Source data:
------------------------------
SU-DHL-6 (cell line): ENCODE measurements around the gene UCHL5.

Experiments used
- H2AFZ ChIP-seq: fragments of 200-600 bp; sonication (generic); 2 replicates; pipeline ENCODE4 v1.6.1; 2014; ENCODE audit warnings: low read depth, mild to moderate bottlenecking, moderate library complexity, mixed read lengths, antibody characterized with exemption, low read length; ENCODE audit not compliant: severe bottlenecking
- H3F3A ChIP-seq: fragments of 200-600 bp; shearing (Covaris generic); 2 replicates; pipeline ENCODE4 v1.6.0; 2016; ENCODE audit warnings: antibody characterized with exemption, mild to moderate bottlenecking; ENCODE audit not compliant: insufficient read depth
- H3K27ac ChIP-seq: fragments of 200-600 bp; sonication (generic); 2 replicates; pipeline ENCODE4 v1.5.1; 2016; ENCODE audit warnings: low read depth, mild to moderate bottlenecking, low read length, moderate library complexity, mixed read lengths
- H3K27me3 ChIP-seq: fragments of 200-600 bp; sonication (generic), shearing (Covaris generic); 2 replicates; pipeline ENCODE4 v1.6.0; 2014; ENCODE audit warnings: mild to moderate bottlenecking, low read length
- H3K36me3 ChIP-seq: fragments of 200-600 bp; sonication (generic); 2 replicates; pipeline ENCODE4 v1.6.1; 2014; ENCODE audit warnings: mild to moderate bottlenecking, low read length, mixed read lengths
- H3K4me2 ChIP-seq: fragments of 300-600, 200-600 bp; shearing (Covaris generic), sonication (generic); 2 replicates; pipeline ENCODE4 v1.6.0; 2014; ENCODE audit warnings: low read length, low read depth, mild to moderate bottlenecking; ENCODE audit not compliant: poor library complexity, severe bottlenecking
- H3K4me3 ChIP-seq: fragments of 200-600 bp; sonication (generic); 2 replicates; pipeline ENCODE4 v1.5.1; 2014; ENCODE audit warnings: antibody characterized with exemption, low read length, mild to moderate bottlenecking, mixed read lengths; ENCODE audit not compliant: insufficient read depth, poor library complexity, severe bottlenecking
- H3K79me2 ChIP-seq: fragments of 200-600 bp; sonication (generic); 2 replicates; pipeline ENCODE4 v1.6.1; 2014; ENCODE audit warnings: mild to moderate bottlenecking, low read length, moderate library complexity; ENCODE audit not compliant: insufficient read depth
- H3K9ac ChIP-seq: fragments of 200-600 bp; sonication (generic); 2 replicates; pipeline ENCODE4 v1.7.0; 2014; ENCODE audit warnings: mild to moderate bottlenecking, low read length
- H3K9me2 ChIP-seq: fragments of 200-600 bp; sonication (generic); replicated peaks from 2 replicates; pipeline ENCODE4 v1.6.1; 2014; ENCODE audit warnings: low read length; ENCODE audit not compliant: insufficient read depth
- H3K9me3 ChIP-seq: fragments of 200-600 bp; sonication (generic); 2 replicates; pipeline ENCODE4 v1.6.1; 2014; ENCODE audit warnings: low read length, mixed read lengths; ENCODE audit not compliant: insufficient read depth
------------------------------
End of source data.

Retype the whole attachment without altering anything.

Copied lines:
SU-DHL-6 (cell line): ENCODE measurements around the gene UCHL5.

Experiments used
- H2AFZ ChIP-seq: fragments of 200-600 bp; sonication (generic); 2 replicates; pipeline ENCODE4 v1.6.1; 2014; ENCODE audit warnings: low read depth, mild to moderate bottlenecking, moderate library complexity, mixed read lengths, antibody characterized with exemption, low read length; ENCODE audit not compliant: severe bottlenecking
- H3F3A ChIP-seq: fragments of 200-600 bp; shearing (Covaris generic); 2 replicates; pipeline ENCODE4 v1.6.0; 2016; ENCODE audit warnings: antibody characterized with exemption, mild to moderate bottlenecking; ENCODE audit not compliant: insufficient read depth
- H3K27ac ChIP-seq: fragments of 200-600 bp; sonication (generic); 2 replicates; pipeline ENCODE4 v1.5.1; 2016; ENCODE audit warnings: low read depth, mild to moderate bottlenecking, low read length, moderate library complexity, mixed read lengths
- H3K27me3 ChIP-seq: fragments of 200-600 bp; sonication (generic), shearing (Covaris generic); 2 replicates; pipeline ENCODE4 v1.6.0; 2014; ENCODE audit warnings: mild to moderate bottlenecking, low read length
- H3K36me3 ChIP-seq: fragments of 200-600 bp; sonication (generic); 2 replicates; pipeline ENCODE4 v1.6.1; 2014; ENCODE audit warnings: mild to moderate bottlenecking, low read length, mixed read lengths
- H3K4me2 ChIP-seq: fragments of 300-600, 200-600 bp; shearing (Covaris generic), sonication (generic); 2 replicates; pipeline ENCODE4 v1.6.0; 2014; ENCODE audit warnings: low read length, low read depth, mild to moderate bottlenecking; ENCODE audit not compliant: poor library complexity, severe bottlenecking
- H3K4me3 ChIP-seq: fragments of 200-600 bp; sonication (generic); 2 replicates; pipeline ENCODE4 v1.5.1; 2014; ENCODE audit warnings: antibody characterized with exemption, low read length, mild to moderate bottlenecking, mixed read lengths; ENCODE audit not compliant: insufficient read depth, poor library complexity, severe bottlenecking
- H3K79me2 ChIP-seq: fragments of 200-600 bp; sonication (generic); 2 replicates; pipeline ENCODE4 v1.6.1; 2014; ENCODE audit warnings: mild to moderate bottlenecking, low read length, moderate library complexity; ENCODE audit not compliant: insufficient read depth
- H3K9ac ChIP-seq: fragments of 200-600 bp; sonication (generic); 2 replicates; pipeline ENCODE4 v1.7.0; 2014; ENCODE audit warnings: mild to moderate bottlenecking, low read length
- H3K9me2 ChIP-seq: fragments of 200-600 bp; sonication (generic); replicated peaks from 2 replicates; pipeline ENCODE4 v1.6.1; 2014; ENCODE audit warnings: low read length; ENCODE audit not compliant: insufficient read depth
- H3K9me3 ChIP-seq: fragments of 200-600 bp; sonication (generic); 2 replicates; pipeline ENCODE4 v1.6.1; 2014; ENCODE audit warnings: low read length, mixed read lengths; ENCODE audit not compliant: insufficient read depth